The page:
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Top 5 e-mail productivity tips for businesses

The typical information worker is under constant bombardment from digital information and many if not most are overwhelmed by it. E-mail is without doubt the main culprit.  A recent study by Webtutorials claims that information workers spend on average 2 hours a day looking for information and up to a whopping 40% of their time using e-mail. That’s not just sending and responding to e-mail, it’s time spent looking for information, searching, sifting, deleting, filing. 

The simplest definition I've seen for information worker is "Employees who produce and process information".  This obviously covers a huge range of occupations.  But the common denominator for Information workers is their dependence on a computer to work.

As a business owner, an IT consultant and someone with a high dependence on technology to do my job, productivity, particularly in the context of information working, is somewhat of an obsession for me.  In my business we are being squeezed by market forces to extract every ounce of productivity we can from our resources, and in our business like most others businesses this predominantly means 'human resources'

How much of that 40% could be channelled into more productive activities?  Have you ever thought that if your team stopped all these long email chains, not just internally, but with clients and partners, and had a good old fashioned chat things would get done quicker and better?  I know from my experience that a lot of business owners do recognize this problem; in fact I know many who get frustrated by their people’s propensity to over use e-mail for communication.

Think about how much productivity your business could gain by improving your working practices with e-mail and what that translates to in terms of business value?  The way people work is habitual, some people will have developed good e-mail habits and some people will have developed bad e-mail habits.  Just think what training and development in this area could yield for your business.  In my experience small business do very little IT user training and development but there is a great opportunity here for businesses to cost effectively increase productivity.

My top 5 e-mail productivity tips for businesses

E-mail rules

Why live just out of an inbox?  Create e-mail rules which route emails that form part of your daily workflow into their own folders so you can monitor and manage them independently.  This saves lots of e-mail management time and saves you having to constantly search through your inbox.  You start to organise and gain control over your e-mail.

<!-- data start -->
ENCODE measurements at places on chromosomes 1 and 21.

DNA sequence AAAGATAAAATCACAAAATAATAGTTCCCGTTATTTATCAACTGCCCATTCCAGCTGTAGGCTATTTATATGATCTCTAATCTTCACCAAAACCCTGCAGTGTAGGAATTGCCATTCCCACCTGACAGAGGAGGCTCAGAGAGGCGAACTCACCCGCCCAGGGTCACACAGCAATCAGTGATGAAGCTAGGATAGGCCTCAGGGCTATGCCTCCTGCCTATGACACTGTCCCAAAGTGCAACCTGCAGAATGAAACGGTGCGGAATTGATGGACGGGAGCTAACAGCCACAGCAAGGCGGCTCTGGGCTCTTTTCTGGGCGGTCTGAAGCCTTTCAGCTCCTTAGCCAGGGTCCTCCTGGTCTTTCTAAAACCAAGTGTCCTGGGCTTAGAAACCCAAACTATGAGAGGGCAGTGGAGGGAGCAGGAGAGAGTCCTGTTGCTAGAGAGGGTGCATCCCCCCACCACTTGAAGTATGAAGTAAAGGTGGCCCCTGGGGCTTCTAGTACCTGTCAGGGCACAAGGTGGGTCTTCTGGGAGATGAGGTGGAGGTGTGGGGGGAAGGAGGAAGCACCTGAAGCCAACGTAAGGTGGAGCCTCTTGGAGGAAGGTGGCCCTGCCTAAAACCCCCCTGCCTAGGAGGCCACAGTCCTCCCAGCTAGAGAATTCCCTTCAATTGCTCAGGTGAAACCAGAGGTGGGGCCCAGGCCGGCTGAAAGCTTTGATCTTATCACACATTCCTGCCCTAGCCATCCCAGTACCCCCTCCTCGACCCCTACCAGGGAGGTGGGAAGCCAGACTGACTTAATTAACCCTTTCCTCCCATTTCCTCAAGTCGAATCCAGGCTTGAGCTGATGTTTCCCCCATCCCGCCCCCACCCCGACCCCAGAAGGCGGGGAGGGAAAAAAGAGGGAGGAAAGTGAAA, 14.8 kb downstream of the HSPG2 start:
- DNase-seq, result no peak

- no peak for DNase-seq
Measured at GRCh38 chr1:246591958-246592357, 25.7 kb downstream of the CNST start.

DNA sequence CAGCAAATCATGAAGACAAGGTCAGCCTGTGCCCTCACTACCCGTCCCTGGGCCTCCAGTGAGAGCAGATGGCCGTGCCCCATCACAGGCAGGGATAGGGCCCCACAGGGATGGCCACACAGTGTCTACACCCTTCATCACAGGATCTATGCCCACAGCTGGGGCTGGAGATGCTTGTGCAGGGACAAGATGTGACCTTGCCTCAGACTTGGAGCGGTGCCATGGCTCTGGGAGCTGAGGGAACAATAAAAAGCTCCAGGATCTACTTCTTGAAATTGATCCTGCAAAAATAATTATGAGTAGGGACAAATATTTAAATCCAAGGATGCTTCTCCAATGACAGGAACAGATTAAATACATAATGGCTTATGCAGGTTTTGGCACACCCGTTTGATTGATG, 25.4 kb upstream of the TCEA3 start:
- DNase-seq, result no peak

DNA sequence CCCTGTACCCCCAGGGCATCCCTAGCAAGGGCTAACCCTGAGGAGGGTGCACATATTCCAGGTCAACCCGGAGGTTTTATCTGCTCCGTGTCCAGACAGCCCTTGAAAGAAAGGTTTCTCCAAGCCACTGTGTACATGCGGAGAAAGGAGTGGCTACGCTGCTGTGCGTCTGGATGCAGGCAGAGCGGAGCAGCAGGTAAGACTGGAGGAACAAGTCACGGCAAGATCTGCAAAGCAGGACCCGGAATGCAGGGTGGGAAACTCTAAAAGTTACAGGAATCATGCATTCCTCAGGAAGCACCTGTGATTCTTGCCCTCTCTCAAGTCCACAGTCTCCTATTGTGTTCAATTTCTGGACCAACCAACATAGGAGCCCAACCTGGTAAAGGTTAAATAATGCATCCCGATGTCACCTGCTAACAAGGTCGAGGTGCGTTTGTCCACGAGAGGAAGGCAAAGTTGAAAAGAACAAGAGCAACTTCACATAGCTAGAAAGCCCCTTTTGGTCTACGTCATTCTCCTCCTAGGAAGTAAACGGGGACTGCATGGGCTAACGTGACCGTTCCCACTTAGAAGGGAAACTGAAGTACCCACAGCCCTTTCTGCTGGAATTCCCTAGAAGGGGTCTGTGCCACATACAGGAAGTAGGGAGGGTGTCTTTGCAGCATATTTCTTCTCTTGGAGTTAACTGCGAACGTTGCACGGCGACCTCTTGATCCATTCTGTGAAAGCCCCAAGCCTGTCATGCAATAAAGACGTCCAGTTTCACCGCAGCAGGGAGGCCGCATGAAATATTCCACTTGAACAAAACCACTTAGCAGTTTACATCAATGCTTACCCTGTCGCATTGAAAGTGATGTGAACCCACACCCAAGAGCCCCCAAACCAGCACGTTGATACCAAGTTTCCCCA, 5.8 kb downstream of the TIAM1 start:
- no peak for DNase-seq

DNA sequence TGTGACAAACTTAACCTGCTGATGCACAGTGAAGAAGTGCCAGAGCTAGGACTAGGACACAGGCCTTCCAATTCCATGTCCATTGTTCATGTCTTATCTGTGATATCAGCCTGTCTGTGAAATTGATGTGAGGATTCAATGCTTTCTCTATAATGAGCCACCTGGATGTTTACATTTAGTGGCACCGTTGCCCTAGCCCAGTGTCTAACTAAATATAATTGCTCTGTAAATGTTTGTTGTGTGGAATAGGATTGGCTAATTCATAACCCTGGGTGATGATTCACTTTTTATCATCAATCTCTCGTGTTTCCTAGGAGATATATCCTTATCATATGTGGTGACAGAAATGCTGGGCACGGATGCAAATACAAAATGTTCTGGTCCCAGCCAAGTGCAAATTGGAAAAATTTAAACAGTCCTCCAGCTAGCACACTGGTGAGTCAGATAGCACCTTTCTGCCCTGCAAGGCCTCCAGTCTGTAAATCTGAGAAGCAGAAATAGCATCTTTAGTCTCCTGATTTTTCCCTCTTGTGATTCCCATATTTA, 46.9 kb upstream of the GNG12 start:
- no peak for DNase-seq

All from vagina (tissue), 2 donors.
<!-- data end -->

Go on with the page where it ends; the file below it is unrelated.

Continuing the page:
Favourites

Save regularly used folders as favourites.  This probably sounds incredibly obvious to some people, but it’s surprising how many users don't take advantage of this feature.  Marking regular folders as favourites saves lots of time scrolling around looking for folders. 

Intranet

Not sure this qualifies as a tip but in my opinion it's the way forward.  Develop an intranet using SharePoint  (the free one will work) so that information currently distributed internally via e-mail distribution lists can be posted to an intranet where users will alerted to it by e-mail.  You still get the benefit of e-mail alerts but the information isn't lost into the e-mail abyss.  It remains available on your Intranet where it can easily be found by anyone using search capabilities. 

Custom views in Outlook

One of my favourite custom views is a filter which when activated only shows me e-mails in my inbox that I've been copied into.  Once in a while I activate this view, select all and click delete, and in the process clear out several hundred e-mails that I really don't need to read! Filters are powerful and easy to create.

Upgrade to Outlook 2010

Outlook 2010 has some enhancements that will increase productivity. 

Auto-organise - Group e-mails into threads by topic like a message board.  So instead of having 100 e-mails in your inbox covering 10 topics you just see 10 e-mail threads. 

Mailbox clean-up - Mailbox clean-up deletes redundant emails.  You've exchanged a bunch of e-mails with a colleague on a topic.  After 10 e-mails, you reach a decision so now you have 9 useless e-mails and one important e-mail.  Run clean-up the 9 useless ones go away! 
 
 

Posted: Tuesday 15 November 2011 11:01:26 by Global Administrator with 0 comments
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